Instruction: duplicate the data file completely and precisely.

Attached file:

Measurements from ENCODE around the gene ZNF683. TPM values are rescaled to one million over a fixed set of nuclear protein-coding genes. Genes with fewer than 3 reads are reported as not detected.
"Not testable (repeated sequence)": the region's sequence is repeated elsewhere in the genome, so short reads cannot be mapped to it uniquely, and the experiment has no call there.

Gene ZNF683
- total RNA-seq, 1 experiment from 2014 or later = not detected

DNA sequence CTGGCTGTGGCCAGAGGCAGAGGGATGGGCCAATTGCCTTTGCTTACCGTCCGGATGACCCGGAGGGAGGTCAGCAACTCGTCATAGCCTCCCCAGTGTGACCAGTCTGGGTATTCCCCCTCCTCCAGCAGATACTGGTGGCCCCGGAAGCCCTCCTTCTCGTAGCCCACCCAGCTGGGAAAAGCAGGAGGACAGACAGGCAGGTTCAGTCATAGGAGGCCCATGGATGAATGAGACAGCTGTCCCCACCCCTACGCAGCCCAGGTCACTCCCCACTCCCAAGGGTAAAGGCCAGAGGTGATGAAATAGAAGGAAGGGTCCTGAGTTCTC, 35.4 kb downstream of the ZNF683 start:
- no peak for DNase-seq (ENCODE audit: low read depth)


Measurements from ENCODE around the gene ZNF683. TPM values are rescaled to one million over a fixed set of nuclear protein-coding genes. Genes with fewer than 3 reads are reported as not detected.
"Not testable (repeated sequence)": the region's sequence is repeated elsewhere in the genome, so short reads cannot be mapped to it uniquely, and the experiment has no call there.

Gene ZNF683
- total RNA-seq, 1 experiment from 2014 or later = not detected

DNA sequence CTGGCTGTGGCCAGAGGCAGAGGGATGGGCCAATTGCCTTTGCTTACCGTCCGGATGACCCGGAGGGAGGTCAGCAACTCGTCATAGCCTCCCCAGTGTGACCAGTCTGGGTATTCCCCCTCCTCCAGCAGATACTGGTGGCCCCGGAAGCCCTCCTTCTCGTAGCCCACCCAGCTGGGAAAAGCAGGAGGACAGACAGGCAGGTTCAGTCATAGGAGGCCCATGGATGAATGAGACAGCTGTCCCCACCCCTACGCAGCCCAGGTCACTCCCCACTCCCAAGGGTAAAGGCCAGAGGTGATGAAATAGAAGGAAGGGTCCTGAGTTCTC, 35.4 kb downstream of the ZNF683 start:
- no peak for DNase-seq (ENCODE audit: low read depth)